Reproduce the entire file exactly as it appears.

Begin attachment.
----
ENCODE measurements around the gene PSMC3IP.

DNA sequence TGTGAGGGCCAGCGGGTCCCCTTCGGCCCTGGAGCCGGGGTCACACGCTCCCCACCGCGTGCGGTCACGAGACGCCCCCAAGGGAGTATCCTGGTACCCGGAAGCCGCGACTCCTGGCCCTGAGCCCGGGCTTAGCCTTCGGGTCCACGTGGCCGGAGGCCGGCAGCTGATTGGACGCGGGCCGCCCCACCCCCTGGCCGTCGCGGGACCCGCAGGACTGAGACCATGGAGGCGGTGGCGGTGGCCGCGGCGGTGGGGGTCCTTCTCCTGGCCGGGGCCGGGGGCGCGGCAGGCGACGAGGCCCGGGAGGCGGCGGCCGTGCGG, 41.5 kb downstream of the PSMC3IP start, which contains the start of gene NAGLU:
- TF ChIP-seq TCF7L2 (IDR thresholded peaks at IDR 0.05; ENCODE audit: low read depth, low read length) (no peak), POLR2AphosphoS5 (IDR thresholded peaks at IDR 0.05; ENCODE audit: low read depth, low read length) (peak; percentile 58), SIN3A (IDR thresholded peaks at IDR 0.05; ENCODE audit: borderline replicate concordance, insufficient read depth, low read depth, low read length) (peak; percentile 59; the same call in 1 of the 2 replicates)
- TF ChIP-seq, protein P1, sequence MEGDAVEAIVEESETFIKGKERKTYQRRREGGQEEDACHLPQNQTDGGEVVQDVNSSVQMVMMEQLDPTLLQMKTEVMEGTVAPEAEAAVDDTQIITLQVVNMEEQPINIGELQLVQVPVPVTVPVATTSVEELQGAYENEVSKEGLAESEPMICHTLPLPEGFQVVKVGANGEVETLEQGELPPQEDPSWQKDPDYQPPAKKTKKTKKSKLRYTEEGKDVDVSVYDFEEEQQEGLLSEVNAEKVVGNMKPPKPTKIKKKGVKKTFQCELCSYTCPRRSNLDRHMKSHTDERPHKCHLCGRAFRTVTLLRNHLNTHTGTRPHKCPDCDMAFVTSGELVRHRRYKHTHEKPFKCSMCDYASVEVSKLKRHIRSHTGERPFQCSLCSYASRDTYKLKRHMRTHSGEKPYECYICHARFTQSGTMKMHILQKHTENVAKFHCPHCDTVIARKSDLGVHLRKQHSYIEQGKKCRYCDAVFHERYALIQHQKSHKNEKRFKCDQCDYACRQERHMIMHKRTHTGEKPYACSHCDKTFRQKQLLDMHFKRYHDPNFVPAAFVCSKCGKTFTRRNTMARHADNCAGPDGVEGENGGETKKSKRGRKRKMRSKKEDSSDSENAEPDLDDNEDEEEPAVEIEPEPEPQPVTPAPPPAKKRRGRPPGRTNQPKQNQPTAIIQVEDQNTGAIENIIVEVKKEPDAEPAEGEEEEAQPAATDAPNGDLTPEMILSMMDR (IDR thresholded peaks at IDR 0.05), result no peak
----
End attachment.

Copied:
ENCODE measurements around the gene PSMC3IP.

DNA sequence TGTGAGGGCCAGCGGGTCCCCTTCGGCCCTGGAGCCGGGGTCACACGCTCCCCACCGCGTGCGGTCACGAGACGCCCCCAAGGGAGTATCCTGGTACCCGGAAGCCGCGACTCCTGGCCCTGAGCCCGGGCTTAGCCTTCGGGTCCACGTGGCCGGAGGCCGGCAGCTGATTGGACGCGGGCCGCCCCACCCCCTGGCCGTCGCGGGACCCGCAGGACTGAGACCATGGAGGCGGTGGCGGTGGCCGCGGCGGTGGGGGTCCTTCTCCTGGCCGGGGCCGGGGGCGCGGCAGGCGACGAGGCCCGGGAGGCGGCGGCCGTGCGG, 41.5 kb downstream of the PSMC3IP start, which contains the start of gene NAGLU:
- TF ChIP-seq TCF7L2 (IDR thresholded peaks at IDR 0.05; ENCODE audit: low read depth, low read length) (no peak), POLR2AphosphoS5 (IDR thresholded peaks at IDR 0.05; ENCODE audit: low read depth, low read length) (peak; percentile 58), SIN3A (IDR thresholded peaks at IDR 0.05; ENCODE audit: borderline replicate concordance, insufficient read depth, low read depth, low read length) (peak; percentile 59; the same call in 1 of the 2 replicates)
- TF ChIP-seq, protein P1, sequence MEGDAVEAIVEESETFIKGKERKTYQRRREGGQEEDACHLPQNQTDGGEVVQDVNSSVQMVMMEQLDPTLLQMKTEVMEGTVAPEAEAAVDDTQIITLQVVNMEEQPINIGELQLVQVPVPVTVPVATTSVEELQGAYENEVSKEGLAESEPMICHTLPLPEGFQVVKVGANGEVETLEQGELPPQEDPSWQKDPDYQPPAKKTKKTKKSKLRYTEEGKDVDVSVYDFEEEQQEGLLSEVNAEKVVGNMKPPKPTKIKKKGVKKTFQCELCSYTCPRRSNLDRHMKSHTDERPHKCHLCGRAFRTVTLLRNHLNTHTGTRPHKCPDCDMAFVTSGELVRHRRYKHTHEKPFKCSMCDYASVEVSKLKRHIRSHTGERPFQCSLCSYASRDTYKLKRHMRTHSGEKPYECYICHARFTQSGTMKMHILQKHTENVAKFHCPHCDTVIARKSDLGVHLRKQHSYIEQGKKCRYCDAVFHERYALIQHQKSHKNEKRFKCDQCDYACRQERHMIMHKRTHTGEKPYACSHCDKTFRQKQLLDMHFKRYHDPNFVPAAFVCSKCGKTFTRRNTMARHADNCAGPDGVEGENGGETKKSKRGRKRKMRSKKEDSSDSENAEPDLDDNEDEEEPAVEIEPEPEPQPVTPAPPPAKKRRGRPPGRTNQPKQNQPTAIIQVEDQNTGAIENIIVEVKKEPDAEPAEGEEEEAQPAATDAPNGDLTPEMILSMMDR (IDR thresholded peaks at IDR 0.05), result no peak